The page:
1 November 1995 Laser-induced fluorescence spectroscopy at endoscopy: tissue optics, Monte Carlo modeling, and in vivo measurements
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Optical Engineering, 34(11), (1995). doi:10.1117/12.212917
Abstract
The optical properties (absorption coefficient, scattering coefficient and the anisotropic factor of scattering) and fluorescence characteristics of normal and abnormal bronchial tissue were measured in vitro. After adding additional blood optical properties to in vitro optical properties of tissue, the in vivo bronchial fluorescence was simulated and analyzed by Monte Carlo modeling. The Monte Carlo simulation results showed that with an appropriate illumination and fluorescence collection geometry, the distortion of in vivo fluorescence spectra of tissue caused by variations of optical properties at different wavelengths could be much reduced. Based on these results, a spectrofluorometry system was developed for the collection of in vivo laser-induced fluorescence spectra of tissue during endoscopy. In comparing the in vivo fluorescence spectral shape of bronchial tissue collected by this system with the intrinsic one obtained in vitro, we found no obvious distortion in the in vivo spectra. This was completely consistent with the analysis of Monte Carlo modeling. The in vivo measurement results demonstrated that significant differences in fluorescence intensity between normal and diseased bronchial tissue (dysplasia, carcinoma in situ) can be used to differentiate them from each other. Also, changes in fluorescence intensity are more robust for detecting abnormal tissues than the differences in spectral characteristics.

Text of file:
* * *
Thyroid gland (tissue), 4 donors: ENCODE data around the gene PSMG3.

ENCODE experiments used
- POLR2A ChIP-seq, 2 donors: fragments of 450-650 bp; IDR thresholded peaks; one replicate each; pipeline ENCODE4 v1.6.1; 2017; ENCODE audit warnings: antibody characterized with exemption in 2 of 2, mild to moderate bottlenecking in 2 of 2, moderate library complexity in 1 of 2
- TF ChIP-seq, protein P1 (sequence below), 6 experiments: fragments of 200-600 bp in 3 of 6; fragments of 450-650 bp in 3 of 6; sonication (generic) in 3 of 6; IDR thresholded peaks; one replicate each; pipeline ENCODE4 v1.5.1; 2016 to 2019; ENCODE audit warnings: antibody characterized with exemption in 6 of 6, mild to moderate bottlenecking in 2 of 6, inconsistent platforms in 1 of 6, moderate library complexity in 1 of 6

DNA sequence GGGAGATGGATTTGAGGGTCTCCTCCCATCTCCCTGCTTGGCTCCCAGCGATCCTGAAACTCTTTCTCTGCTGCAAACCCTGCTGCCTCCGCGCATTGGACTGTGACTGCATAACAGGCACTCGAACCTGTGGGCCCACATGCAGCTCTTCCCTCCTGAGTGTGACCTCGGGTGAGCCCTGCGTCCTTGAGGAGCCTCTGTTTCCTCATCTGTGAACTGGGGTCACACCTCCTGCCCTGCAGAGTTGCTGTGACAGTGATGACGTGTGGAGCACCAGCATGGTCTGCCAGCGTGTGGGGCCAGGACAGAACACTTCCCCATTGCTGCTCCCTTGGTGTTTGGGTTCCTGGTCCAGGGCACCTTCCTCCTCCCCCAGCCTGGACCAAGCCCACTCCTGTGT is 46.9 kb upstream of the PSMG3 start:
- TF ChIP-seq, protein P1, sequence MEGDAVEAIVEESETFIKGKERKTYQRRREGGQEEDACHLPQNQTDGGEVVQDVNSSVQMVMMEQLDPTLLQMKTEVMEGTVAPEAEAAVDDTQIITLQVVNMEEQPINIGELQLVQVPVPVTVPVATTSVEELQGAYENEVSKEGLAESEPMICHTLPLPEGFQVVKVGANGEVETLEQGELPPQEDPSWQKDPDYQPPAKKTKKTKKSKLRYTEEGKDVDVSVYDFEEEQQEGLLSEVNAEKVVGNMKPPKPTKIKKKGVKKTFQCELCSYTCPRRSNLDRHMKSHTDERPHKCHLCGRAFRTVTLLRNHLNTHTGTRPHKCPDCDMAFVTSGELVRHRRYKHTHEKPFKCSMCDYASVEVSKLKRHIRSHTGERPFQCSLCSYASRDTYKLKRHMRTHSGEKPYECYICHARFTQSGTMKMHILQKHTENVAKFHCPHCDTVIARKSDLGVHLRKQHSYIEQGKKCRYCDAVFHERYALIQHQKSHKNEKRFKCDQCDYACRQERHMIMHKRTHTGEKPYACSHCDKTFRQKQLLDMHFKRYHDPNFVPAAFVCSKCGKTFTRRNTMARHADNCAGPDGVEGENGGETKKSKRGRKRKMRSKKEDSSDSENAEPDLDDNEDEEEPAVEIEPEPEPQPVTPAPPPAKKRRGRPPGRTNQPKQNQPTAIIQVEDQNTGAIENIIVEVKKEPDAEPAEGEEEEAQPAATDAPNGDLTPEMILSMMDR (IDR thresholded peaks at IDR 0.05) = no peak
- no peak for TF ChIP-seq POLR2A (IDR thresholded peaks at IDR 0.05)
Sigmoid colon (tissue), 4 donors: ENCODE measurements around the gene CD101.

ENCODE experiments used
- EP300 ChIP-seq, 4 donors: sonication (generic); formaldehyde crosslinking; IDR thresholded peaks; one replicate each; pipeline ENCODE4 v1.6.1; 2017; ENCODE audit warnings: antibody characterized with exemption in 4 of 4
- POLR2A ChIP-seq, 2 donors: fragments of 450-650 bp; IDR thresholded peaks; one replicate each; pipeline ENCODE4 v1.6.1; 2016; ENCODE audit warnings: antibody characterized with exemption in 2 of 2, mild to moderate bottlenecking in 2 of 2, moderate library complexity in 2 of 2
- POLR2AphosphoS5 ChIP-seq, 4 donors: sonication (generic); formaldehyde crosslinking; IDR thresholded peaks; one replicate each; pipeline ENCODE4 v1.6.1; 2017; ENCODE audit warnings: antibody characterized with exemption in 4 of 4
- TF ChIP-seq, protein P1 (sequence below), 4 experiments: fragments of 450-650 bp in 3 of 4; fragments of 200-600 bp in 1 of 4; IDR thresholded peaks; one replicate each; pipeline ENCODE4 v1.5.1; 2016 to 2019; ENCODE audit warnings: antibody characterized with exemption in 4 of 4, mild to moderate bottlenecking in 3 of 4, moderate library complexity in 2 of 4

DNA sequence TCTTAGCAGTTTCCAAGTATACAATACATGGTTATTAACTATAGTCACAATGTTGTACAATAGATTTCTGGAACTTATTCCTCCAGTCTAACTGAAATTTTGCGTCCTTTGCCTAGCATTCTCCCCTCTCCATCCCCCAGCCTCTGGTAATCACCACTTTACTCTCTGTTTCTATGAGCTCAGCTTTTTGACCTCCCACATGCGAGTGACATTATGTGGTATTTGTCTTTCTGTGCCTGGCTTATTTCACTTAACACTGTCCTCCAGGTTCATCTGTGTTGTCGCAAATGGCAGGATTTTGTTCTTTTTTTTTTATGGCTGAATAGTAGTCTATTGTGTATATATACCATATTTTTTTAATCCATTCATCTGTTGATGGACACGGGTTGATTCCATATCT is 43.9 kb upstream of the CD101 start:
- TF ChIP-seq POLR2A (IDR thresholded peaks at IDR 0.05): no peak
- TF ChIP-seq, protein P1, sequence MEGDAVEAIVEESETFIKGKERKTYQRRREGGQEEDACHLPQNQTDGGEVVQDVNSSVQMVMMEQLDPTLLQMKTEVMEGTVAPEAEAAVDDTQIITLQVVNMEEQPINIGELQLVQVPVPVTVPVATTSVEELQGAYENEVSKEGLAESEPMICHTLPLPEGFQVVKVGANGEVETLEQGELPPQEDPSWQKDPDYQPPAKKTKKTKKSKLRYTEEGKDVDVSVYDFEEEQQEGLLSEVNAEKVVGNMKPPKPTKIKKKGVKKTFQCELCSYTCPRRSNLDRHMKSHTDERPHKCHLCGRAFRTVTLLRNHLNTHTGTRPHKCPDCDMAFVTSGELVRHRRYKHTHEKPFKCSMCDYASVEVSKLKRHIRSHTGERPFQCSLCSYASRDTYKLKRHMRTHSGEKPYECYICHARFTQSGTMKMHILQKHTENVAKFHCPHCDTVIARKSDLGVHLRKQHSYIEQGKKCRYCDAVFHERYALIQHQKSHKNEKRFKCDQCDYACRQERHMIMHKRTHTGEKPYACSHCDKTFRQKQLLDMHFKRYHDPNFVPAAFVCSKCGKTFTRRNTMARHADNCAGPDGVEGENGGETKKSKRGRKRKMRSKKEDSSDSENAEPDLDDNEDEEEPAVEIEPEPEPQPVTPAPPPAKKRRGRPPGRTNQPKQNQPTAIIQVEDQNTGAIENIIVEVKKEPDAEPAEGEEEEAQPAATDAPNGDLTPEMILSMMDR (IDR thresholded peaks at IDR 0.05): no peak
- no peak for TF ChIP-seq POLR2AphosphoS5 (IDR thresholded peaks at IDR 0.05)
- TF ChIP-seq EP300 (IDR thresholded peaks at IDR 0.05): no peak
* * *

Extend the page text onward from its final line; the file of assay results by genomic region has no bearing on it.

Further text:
Jianan Y. Qu, Calum E. MacAulay, Stephen Lam, Branko Palcic, "Laser-induced fluorescence spectroscopy at endoscopy: tissue optics, Monte Carlo modeling, and in vivo measurements," Optical Engineering 34(11), (1 November 1995). https://doi.org/10.1117/12.212917
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